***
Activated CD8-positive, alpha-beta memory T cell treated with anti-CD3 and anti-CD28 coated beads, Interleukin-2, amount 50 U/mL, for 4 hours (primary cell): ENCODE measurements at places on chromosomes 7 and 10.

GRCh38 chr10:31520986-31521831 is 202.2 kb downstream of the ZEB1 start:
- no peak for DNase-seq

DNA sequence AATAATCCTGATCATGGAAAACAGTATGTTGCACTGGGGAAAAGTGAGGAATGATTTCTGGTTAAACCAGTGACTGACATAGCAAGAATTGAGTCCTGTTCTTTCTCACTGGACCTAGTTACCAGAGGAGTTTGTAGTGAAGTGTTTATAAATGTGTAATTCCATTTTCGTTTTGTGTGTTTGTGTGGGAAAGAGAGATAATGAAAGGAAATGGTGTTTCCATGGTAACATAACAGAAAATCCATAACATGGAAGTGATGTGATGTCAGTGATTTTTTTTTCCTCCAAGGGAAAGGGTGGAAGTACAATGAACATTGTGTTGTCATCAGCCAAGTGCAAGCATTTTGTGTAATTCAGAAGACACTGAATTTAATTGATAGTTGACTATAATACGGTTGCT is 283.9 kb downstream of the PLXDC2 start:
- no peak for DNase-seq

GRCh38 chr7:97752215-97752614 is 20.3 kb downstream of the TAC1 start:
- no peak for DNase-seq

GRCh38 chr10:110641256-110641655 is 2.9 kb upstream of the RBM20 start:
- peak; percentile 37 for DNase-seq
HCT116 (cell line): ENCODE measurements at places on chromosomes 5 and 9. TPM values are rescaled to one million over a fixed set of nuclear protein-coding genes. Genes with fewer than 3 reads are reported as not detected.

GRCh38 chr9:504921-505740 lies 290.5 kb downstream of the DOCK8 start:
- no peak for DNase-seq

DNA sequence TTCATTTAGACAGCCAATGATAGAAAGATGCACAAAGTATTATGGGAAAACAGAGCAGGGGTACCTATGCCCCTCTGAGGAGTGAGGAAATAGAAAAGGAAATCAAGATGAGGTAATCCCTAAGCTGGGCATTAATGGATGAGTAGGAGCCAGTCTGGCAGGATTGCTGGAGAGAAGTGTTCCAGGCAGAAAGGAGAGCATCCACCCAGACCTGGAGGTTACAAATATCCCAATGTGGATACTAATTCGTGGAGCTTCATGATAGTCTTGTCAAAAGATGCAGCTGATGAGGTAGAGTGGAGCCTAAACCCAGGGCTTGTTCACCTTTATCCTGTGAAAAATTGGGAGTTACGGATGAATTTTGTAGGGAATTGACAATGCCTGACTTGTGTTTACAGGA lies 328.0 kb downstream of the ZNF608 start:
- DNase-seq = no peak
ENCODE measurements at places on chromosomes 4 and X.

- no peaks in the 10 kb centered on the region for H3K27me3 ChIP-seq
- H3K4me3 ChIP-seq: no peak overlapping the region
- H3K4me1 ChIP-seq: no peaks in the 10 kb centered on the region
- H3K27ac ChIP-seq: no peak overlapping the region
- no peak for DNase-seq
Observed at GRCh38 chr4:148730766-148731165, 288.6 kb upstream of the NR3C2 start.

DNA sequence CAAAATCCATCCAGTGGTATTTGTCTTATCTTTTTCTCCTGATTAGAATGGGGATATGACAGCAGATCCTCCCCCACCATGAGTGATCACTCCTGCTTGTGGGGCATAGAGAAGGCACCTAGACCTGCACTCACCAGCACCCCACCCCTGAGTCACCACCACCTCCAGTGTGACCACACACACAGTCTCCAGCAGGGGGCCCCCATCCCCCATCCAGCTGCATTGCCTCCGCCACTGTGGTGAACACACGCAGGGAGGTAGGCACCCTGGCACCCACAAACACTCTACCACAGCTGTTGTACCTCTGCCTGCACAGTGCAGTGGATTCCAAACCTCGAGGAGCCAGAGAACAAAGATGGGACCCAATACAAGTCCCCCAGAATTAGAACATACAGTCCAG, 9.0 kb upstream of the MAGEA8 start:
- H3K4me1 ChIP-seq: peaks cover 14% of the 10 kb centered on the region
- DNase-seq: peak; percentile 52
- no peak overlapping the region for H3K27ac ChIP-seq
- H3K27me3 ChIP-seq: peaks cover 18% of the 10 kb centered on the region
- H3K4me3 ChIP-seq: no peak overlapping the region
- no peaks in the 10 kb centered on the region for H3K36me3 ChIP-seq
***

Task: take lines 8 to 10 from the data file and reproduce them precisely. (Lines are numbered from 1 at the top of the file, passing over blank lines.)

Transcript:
GRCh38 chr10:110641256-110641655 is 2.9 kb upstream of the RBM20 start:
- peak; percentile 37 for DNase-seq
HCT116 (cell line): ENCODE measurements at places on chromosomes 5 and 9. TPM values are rescaled to one million over a fixed set of nuclear protein-coding genes. Genes with fewer than 3 reads are reported as not detected.